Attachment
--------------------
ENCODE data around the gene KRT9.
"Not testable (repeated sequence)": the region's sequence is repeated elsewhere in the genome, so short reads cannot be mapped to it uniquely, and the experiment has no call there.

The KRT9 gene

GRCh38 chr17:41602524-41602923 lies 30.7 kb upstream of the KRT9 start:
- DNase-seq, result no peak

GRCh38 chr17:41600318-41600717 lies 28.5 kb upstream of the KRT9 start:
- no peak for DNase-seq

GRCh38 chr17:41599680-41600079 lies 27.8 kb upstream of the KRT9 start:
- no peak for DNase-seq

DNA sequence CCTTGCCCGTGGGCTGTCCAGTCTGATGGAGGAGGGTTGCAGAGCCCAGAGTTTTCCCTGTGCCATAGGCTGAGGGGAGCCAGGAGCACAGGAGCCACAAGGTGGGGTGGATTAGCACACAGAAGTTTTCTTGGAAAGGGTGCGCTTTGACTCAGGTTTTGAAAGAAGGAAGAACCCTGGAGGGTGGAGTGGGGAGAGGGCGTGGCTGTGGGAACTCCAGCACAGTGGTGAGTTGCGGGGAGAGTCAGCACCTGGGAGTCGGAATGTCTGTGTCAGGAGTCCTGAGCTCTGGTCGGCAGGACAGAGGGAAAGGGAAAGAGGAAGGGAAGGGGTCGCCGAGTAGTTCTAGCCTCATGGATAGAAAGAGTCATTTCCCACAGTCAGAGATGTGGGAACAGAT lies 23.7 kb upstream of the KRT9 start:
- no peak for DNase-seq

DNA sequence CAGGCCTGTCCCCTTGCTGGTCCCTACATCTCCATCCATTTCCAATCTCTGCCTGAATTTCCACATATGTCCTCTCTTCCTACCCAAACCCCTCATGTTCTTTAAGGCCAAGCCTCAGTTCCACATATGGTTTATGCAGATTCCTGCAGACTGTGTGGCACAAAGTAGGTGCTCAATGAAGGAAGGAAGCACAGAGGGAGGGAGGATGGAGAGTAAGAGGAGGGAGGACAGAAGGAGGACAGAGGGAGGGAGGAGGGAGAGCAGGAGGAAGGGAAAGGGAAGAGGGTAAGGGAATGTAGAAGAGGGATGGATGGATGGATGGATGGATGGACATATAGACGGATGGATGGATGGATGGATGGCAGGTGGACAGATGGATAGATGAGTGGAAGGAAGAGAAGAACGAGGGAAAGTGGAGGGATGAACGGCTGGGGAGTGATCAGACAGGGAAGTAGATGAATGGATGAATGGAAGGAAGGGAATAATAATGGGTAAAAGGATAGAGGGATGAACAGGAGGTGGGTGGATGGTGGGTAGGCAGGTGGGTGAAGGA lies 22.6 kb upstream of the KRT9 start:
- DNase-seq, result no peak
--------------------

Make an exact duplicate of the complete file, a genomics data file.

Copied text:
ENCODE data around the gene KRT9.
"Not testable (repeated sequence)": the region's sequence is repeated elsewhere in the genome, so short reads cannot be mapped to it uniquely, and the experiment has no call there.

The KRT9 gene

GRCh38 chr17:41602524-41602923 lies 30.7 kb upstream of the KRT9 start:
- DNase-seq, result no peak

GRCh38 chr17:41600318-41600717 lies 28.5 kb upstream of the KRT9 start:
- no peak for DNase-seq

GRCh38 chr17:41599680-41600079 lies 27.8 kb upstream of the KRT9 start:
- no peak for DNase-seq

DNA sequence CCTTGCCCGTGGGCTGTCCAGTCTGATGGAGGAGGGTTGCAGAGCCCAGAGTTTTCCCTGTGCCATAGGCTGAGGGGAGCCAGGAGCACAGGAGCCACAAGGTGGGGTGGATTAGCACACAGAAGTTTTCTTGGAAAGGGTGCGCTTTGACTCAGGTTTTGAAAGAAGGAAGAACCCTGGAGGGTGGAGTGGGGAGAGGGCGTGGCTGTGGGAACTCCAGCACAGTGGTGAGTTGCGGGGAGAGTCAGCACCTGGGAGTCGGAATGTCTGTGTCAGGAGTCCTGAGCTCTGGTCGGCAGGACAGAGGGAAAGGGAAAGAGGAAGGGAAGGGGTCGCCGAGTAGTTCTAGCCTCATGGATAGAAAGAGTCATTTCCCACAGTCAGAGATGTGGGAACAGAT lies 23.7 kb upstream of the KRT9 start:
- no peak for DNase-seq

DNA sequence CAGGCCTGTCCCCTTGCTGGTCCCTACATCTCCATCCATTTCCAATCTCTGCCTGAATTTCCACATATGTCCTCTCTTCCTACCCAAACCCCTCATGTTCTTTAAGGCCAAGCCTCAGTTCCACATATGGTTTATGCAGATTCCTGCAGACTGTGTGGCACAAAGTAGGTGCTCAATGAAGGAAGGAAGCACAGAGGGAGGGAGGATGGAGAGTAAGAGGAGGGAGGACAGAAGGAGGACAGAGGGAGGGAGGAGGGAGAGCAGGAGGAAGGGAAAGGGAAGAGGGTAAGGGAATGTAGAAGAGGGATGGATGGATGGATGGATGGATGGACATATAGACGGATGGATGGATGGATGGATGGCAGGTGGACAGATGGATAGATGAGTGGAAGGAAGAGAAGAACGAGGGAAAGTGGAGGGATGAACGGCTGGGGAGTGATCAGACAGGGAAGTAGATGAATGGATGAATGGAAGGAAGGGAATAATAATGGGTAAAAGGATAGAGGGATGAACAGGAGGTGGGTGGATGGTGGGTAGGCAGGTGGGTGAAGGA lies 22.6 kb upstream of the KRT9 start:
- DNase-seq, result no peak